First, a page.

The Volvo S90 luxury sedan will make its debut at the 2016 Detroit auto show in January, the Swedish automaker confirmed today. Though we still won’t see the full car for some time, Volvo also released two teaser sketches previewing the shape of the S90.
The Volvo S90 is the next new model in Volvo’s product offensive, following the XC90 crossover. Like the XC90, the Volvo S90 will be built on the company’s Scalable Product Architecture (SPA) flexible chassis. As both these images and our earlier spy photos and leaked scale-models show, the Volvo S90 will have a traditional long-hood luxury-sedan silhouette, with proportions bringing to mind rivals like the Audi A6, BMW 5 Series, and Mercedes-Benz E-Class.
The “Thor’s Headlights” running-light treatment deployed on the XC90 can be seen up front, a graceful curve to the roofline likely aids aerodynamics, and a traditional sedan-like trunklid completes the car. The car’s taillights appear to have a stacked design, with thin LED bars stretching toward the center of the car.
In the U.S., the Volvo S90 will most likely offer the same turbo- and supercharged 2.0-liter inline-four Drive-E engine as the XC90, in which that mill makes 315 hp and 295 lb-ft of torque. We can also expect a version with Volvo’s T8 plug-in hybrid powertrain. Both front- and all-wheel-drive models should be available.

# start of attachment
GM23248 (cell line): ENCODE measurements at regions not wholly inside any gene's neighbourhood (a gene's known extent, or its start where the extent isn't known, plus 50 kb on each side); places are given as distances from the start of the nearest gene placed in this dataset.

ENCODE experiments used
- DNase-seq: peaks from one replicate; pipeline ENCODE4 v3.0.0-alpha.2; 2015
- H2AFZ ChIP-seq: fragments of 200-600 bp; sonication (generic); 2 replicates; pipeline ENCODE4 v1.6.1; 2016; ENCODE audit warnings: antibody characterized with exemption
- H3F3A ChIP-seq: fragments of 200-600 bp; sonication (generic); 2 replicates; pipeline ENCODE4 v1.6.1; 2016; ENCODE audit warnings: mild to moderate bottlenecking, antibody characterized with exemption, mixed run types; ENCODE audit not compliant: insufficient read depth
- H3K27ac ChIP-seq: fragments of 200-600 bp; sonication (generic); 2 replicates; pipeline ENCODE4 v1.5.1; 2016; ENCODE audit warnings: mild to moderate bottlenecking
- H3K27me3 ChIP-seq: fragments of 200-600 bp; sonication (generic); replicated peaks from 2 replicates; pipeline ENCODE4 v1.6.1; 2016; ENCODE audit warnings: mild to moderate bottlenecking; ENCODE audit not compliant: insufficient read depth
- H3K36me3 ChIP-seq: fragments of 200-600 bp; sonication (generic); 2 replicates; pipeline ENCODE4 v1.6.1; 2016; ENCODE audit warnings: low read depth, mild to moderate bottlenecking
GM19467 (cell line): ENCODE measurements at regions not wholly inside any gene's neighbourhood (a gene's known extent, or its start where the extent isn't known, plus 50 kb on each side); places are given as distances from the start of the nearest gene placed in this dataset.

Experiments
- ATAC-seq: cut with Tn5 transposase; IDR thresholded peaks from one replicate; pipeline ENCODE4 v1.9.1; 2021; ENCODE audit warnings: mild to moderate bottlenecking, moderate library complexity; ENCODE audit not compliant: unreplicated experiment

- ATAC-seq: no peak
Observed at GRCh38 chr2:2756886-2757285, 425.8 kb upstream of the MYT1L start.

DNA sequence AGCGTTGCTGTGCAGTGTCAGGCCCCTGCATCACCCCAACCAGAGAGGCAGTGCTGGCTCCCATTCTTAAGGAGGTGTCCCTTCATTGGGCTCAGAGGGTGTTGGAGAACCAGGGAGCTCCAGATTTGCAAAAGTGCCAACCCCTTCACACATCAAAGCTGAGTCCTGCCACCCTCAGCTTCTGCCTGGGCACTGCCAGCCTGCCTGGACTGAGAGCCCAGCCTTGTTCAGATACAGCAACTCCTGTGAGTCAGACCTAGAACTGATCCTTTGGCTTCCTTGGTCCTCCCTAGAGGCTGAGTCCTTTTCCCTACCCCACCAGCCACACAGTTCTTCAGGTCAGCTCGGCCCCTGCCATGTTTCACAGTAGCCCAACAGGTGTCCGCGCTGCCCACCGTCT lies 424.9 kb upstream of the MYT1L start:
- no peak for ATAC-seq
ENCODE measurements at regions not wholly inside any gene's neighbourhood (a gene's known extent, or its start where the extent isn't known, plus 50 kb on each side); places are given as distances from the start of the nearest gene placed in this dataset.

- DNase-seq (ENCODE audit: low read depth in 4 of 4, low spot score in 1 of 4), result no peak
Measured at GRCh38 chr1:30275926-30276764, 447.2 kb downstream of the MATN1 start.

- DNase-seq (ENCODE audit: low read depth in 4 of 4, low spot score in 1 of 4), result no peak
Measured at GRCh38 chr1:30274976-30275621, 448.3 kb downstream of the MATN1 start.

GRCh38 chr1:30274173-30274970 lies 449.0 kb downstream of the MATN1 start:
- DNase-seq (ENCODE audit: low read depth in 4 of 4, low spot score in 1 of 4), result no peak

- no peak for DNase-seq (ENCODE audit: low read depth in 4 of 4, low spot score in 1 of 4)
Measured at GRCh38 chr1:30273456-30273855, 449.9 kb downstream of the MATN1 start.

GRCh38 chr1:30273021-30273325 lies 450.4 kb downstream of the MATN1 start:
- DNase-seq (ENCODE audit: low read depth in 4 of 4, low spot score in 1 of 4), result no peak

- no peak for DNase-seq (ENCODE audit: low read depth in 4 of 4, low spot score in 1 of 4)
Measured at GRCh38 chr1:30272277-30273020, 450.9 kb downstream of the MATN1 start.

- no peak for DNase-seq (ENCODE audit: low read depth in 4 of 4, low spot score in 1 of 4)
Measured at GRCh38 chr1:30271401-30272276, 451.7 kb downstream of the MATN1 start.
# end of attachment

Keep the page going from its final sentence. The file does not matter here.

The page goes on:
Expect the Volvo S90 to continue to offer a long list of active-safety equipment as Volvo strides toward its goal of avoiding any deaths or injuries in a new Volvo by 2020. The company is putting a small fleet of self-driving XC90s to the test in Sweden starting in 2017, as it continues its push to launching autonomous cars.
Following the launch of the S90, Volvo will launch the V90, a wagon version of the luxury sedan that leaked photos of scale models indicate will adopt many of the S90’s design cues, but with a long and tall roofline that leads into a sloped rear window. Expect the final car to draw inspiration from the Volvo Concept Estate shown at the 2014 Geneva auto show.
Volvo also said today it is working with Microsoft to use the software company’s HoloLens virtual-reality glasses to visualize cars virtually. The idea is that customers could “see” the Volvo S90 in three dimensions before the car even starts production. In one of the photos showing how the system might work (above), a wireframe model appears to also show the S90.